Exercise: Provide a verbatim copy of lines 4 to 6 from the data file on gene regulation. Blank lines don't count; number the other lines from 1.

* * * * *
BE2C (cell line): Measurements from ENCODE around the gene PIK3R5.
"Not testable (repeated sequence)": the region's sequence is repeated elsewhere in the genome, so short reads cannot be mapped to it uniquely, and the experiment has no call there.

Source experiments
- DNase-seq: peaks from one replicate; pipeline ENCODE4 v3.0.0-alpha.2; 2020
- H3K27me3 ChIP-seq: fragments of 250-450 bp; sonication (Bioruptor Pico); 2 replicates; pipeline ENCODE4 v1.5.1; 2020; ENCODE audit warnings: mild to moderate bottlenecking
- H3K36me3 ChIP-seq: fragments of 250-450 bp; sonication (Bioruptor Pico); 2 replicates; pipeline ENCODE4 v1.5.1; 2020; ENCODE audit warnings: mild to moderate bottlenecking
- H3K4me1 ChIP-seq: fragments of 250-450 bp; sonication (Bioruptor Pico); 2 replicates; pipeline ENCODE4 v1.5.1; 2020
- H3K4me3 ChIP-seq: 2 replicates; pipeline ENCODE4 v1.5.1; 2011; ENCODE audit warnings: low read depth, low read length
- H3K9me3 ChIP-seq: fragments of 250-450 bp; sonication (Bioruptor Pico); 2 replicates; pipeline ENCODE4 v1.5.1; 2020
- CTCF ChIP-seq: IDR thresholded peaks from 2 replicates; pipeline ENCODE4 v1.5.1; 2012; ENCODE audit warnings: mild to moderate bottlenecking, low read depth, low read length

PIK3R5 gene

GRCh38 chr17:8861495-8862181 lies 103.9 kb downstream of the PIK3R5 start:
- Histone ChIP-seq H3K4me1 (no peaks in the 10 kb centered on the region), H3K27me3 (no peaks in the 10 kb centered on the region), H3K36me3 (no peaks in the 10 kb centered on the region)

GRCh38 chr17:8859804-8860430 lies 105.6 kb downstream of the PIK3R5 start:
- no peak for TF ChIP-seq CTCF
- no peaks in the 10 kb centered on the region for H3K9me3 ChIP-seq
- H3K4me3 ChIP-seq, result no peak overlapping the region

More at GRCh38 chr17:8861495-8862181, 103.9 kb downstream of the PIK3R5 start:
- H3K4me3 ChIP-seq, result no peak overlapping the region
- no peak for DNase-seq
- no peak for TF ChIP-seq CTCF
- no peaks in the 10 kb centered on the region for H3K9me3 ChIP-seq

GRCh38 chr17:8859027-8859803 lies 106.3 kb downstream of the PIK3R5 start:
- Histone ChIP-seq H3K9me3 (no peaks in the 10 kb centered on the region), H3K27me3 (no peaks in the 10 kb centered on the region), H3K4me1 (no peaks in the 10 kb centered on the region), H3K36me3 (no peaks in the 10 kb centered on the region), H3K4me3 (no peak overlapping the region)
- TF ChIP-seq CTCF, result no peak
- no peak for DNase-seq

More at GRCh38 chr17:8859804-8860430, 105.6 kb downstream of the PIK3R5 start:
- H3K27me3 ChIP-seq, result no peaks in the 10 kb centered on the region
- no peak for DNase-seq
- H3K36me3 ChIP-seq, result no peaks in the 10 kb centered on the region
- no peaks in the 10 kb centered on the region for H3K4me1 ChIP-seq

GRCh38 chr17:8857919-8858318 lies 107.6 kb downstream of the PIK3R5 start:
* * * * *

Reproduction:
- DNase-seq: peaks from one replicate; pipeline ENCODE4 v3.0.0-alpha.2; 2020
- H3K27me3 ChIP-seq: fragments of 250-450 bp; sonication (Bioruptor Pico); 2 replicates; pipeline ENCODE4 v1.5.1; 2020; ENCODE audit warnings: mild to moderate bottlenecking
- H3K36me3 ChIP-seq: fragments of 250-450 bp; sonication (Bioruptor Pico); 2 replicates; pipeline ENCODE4 v1.5.1; 2020; ENCODE audit warnings: mild to moderate bottlenecking